By Megan Rolland | October 26, 2011
Read the full report at The Oklahoman >
Principal Tracy McDaniel is shooting for the tipping point.
For the past 10 years his school — KIPP Reach College Preparatory — has been taking predominately low-income middle school students from northeast Oklahoma City and helping them surpass the academic achievements of their more privileged peers.
But McDaniel says one school that serves about 280 students isn't enough.
He wants to expand to an elementary school and high school. He wants to partner with other inner-city schools to spread the success of KIPP, the Knowledge is Power Program.
“If we can do some things to share, to open the doors and to be a tipping point for Oklahoma City,” McDaniel said. “I want all those schools to be successful, not just KIPP.”
Thursday night at the Gaylord-Pickens Oklahoma Heritage Museum, McDaniel will share his vision with leaders from across the state in education and business.
He will be joined by the Mike Feinberg — the co-founder of the first KIPP school in Houston — who now is the head of a program used in 109 KIPP schools across the nation.
Feinberg, of “Waiting for Superman” fame, will talk about “The Power of Transformational Education.”
McDaniel is using the school's 10th anniversary next fall as a launching point for the expansion of KIPP.
He says he wants KIPP to be like FedEx, which cornered 10 percent of the market offering second-day delivery and forces the U.S. Postal Service to do the same.
Only in this case, McDaniel said the best practice will be longer school days, weeks and years and more time for teachers to be available to students.
“Our school day is from 7:15 a.m. to 5:515 p.m., and teachers are available for phone calls at night for homework help till 9 p.m.,” McDaniel said. “I can't even tell you why teachers are here in this building, other than the satisfaction of results.”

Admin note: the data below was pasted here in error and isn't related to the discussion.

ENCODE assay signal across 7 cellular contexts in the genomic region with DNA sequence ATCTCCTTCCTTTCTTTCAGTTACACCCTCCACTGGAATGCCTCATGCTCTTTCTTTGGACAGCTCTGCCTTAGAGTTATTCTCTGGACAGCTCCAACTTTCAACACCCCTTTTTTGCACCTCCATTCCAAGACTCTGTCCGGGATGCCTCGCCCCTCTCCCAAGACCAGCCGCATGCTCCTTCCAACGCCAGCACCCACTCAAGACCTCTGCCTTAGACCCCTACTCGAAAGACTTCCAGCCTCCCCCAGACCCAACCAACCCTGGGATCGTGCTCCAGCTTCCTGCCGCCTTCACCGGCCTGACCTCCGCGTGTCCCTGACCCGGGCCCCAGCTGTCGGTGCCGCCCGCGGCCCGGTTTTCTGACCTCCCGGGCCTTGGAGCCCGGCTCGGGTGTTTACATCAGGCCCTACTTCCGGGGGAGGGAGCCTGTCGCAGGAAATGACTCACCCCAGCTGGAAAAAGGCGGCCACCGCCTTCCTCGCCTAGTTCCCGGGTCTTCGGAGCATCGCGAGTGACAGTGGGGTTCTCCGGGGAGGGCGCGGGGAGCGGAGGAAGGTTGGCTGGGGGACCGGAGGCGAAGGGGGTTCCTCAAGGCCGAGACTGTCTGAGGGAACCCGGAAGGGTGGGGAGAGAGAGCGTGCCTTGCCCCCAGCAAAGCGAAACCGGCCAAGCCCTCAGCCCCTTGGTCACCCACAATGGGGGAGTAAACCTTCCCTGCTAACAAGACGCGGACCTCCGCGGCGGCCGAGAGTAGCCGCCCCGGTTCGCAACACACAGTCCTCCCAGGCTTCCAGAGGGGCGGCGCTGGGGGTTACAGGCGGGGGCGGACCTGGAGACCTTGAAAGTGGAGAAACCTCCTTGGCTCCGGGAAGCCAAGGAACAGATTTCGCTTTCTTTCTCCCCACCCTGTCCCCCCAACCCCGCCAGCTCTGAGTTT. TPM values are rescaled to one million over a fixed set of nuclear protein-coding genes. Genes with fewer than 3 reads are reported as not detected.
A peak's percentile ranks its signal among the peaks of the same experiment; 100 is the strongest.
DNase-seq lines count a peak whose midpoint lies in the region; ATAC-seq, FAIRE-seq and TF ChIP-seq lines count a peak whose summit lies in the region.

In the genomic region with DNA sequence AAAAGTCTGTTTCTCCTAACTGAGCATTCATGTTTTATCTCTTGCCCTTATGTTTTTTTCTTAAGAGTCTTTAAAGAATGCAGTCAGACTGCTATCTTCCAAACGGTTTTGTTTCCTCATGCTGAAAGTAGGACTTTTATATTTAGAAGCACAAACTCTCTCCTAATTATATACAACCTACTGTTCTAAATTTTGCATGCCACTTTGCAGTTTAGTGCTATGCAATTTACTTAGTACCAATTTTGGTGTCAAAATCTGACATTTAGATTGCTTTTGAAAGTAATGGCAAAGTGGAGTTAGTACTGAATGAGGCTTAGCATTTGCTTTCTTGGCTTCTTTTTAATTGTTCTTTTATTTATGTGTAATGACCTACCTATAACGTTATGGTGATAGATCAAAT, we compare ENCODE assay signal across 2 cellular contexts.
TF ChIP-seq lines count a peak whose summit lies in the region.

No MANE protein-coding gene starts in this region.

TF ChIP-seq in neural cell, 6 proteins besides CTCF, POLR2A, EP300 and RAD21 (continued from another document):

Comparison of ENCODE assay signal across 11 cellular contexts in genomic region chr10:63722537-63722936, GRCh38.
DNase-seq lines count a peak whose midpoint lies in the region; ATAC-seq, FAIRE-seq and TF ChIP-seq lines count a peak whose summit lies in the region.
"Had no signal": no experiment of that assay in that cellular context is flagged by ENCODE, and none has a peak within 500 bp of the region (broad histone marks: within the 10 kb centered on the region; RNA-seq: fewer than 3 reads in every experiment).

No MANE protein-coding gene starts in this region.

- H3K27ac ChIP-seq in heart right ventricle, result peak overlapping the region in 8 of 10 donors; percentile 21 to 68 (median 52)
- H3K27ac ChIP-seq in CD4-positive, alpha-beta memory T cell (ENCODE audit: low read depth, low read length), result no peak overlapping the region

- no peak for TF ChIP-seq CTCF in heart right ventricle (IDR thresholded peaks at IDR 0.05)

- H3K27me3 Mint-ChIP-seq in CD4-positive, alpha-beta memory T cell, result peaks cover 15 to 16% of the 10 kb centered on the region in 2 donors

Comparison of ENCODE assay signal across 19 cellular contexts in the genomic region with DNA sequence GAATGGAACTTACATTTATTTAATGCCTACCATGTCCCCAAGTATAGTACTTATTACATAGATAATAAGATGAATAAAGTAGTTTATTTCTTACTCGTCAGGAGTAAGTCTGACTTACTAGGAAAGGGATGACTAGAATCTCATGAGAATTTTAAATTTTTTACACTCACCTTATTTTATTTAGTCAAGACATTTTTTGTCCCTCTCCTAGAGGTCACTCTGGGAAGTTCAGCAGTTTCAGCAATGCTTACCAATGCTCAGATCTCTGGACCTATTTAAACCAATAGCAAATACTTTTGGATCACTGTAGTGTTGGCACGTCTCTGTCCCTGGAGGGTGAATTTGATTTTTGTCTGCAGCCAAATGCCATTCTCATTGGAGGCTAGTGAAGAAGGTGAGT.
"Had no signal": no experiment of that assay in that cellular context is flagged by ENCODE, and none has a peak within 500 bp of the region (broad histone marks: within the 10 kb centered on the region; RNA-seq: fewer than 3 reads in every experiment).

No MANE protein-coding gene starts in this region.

He said giving out the cellphone numbers of every teacher forces them to get immediate feedback about their teaching, especially when students have many questions about the same problem.
“The teachers teach a little better because no one wants 50 phone calls in the night,” he joked.
But for McDaniel, the success of his students is personal, too. Northeast Oklahoma City is his community. He grew up a few blocks from the school and started his career as a teacher with Oklahoma City Public Schools, eventually becoming a principal.
He left to start the KIPP school in 2001 with the hope he could make a difference in the lives of children in his community.
And he has. Last year, his graduating class of eighth-graders outperformed every other school in the state on their math and reading exams. Not a single student scored below proficient on either; 82 percent scored advanced in math and 64 percent did the same in reading.
To expand beyond the building he shares with F.D. Moon Elementary School, McDaniel said he needs community buy-in and support for the school, something he hopes to gain Thursday when Feinberg speaks.